In my police vehicle are a pair of binoculars……..more about them later. We have all been in that position, stuck in standing traffic for hours on end, getting frustrated and hot under the collar. I was working Christmas day when the tragic events unfolded of a fatal RTC on the M6 motorway in Staffordshire. The ensuing chaos had a knock on effect to our own motorway patrol group. Since that tragic day, several newspaper articles have transpired to question why the network was shut for so long and the inevitable incompetence of those that shut it. Myself and others in “the job” together with the public have become angered at the media response from certain quarters. Better people than myself have already blogged on the situation. @nathanconstable piece entitled Bull in a china shop and @TheCustodySgt piece Better late….than never can be read through the links. Education they say will lift anybody from poverty and so with that in mind, my own piece is solely intended to educate those from the poverty of ignorance.
I have been to the scene of many fatal RTC’s. Pedestrians run over, cross overs (the central reservation breached), occupants ejected from their vehicles, vehicle’s leaving the carriageway, multiple vehicle RTC’s, vehicle’s on fire. The list could go on. There has even been a RTC where a murder has taken place. As I have eluded to previously in a piece called The Black Arts they are always treated as an unlawful killing until proved otherwise. Using a mobile phone whilst driving which results in the death of another is unlawful. Police Officer’s are very reluctant to close a carriageway for several reasons and so are our bosses. The obvious delay it causes. It costs on average £1 million an hour in lost revenue to the country to close a motorway and for every minute a motorway is shut one mile of standing traffic accumulates. Indeed I have become the victim of my own road closure when a foreign driver, whilst texting, caused a five vehicle HGV shunt. The motorway was shut for five hours whilst heavy lifting gear was brought in to clear the debris. I was relieved at the scene in order for me to go home and finding myself having to take a different route.
What actually happens when a serious or fatal RTC is reported to the police? The following paragraphs will hopefully educate.
As I have said, serious incidents take many forms but what about those binoculars? A chemical tanker overturns and the driver is stood on top of his overturned cab waving his arms frantically. Are they asking for help or telling us to keep clear? Many chemical spills are lethal and also produce toxic gas clouds. My binoculars’ will hopefully let me see the hazchem board on the vehicle or the registration plate in order for me to know what has been spilled onto the carriageway. Forget Sulphuric acid; hot bitumen or Bromide are about as nasty as it gets. Chloride produces a lethal gas cloud and I will be wanting to know which way the wind is blowing. I will need those binocular’s as I wont approach within half a mile.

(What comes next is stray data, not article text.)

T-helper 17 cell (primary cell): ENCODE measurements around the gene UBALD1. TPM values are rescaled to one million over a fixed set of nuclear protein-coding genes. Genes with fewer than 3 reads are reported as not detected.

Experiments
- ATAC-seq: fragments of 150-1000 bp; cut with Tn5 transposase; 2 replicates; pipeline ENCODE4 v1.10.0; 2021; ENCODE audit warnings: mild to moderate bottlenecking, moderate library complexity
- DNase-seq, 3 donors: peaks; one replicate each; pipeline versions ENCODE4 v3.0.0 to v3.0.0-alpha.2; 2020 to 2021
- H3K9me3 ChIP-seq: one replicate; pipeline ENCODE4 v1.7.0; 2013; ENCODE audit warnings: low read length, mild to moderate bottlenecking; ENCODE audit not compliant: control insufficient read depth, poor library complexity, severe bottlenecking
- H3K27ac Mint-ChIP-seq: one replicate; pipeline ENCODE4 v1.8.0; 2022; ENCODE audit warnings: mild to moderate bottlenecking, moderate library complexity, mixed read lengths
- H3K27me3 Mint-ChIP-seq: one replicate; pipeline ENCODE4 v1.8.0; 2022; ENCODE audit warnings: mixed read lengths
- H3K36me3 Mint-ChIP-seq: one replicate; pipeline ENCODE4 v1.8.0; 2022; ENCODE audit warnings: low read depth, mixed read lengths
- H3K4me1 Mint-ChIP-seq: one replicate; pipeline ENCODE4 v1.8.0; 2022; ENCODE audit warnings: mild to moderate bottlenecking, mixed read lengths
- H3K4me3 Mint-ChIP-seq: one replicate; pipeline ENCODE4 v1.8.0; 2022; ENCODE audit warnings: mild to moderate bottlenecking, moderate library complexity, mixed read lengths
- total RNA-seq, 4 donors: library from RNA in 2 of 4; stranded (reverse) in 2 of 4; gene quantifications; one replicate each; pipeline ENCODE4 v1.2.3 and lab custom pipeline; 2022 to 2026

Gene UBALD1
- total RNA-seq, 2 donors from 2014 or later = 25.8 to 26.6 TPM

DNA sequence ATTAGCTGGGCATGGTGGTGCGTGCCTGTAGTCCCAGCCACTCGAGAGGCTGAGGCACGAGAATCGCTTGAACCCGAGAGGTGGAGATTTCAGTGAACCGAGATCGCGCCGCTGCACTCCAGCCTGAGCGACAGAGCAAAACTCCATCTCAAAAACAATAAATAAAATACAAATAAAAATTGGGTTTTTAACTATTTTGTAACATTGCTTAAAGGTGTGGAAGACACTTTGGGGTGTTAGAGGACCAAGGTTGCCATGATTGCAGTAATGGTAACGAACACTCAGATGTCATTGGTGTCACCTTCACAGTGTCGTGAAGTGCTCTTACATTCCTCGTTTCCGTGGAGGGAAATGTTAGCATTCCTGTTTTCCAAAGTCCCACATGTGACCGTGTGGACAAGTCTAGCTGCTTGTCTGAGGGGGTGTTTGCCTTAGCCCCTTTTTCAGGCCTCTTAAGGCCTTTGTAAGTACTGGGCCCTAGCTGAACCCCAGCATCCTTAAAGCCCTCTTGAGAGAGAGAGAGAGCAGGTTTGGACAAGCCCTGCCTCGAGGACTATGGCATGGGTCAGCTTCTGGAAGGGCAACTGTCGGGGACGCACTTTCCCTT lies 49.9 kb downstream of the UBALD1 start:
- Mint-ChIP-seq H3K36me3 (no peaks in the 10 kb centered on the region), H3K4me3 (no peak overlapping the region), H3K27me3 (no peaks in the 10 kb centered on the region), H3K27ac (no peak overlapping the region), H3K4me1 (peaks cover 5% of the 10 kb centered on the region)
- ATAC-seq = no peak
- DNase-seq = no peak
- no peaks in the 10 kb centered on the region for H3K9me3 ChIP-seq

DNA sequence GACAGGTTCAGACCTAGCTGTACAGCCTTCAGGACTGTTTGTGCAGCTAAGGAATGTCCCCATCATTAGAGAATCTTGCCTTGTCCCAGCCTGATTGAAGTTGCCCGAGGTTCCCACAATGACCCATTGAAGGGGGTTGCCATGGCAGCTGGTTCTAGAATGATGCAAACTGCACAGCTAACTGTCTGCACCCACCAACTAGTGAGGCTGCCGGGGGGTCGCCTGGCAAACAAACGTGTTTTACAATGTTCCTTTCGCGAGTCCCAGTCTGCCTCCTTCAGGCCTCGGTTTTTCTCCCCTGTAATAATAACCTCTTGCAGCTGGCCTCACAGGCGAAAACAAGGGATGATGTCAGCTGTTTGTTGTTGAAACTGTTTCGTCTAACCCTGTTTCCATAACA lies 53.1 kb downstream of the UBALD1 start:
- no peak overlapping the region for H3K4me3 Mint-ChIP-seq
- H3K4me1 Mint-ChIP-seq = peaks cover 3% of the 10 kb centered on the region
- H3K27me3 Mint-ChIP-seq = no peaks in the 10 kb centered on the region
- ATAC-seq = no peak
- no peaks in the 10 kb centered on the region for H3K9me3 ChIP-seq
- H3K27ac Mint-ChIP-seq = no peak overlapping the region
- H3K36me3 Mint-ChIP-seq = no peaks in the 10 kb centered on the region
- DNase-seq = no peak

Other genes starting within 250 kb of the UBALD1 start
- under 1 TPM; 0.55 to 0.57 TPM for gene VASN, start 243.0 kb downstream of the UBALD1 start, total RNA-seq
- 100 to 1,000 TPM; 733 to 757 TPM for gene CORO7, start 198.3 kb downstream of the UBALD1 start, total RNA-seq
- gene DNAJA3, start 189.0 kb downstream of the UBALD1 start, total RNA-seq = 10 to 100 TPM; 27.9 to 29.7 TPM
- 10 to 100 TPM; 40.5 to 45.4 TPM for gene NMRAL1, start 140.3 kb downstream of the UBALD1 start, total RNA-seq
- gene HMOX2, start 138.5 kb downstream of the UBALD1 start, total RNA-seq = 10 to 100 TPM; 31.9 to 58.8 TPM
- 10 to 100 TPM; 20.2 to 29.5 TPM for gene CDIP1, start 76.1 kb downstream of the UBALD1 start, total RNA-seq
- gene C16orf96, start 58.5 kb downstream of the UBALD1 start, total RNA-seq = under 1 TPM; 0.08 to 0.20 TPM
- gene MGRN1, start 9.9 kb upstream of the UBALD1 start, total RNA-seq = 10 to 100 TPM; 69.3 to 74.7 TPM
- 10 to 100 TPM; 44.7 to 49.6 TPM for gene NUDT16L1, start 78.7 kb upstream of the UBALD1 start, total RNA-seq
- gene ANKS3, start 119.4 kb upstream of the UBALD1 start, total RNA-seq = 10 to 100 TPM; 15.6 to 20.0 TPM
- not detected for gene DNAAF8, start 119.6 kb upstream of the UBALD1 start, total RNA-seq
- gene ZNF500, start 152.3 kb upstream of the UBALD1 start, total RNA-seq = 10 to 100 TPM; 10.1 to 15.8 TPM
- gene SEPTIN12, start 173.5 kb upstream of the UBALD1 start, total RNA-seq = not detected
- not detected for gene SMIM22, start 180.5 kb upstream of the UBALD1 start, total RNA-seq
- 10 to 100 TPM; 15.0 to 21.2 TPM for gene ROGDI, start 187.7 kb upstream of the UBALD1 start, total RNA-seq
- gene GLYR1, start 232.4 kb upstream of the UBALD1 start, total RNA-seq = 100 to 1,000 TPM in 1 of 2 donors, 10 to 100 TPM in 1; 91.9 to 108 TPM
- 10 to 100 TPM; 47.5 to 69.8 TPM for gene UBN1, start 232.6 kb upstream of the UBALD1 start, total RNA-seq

So lets take an incident on the motorway network. The nearest car may not necessarily stop at the scene. If there are massive tail backs they will block the nearest junction and take traffic off. The car behind will then attend the scene. Potential suicidal jumpers from an over bridge? Again the lead car may carry through the scene and turn at the next junction stopping traffic on the opposing carriageway. For does not an over bridge cross both sections of carriageway? It would be pointless to hold up emergency vehicles in a block of there own making. Once at the scene the primary objective is the preservation of life. Once that has been achieved then the investigation begins. Initial and then forensic, I’m afraid it all takes time. But hang one we closed the junction prior to the scene, we still must have vehicle’s stranded between the junction and the scene. The police liaise with the Highways Agency and we organise reward relief pretty early on. Vehicles are turned in the carriageway in blocks and are escorted contraflow back to the junction. I apologise to the HGV and coach drivers reading this. We leave you until the last. There’s good reason for this, you need the most room to manoeuvre.
Often major incidents occur in the height of summer. Cars overheating stuck in standing traffic. If able we will deploy a car to do tail back duties. Running up and down the hard shoulder looking for breakdowns. In the past we have been deployed to get bottled water and hand them out to stranded motorists.
We close roads for a reason and we do not do it lightly. We do everything to facilitate your journey in spite of a closure. Frustrating yes, unnecessary no.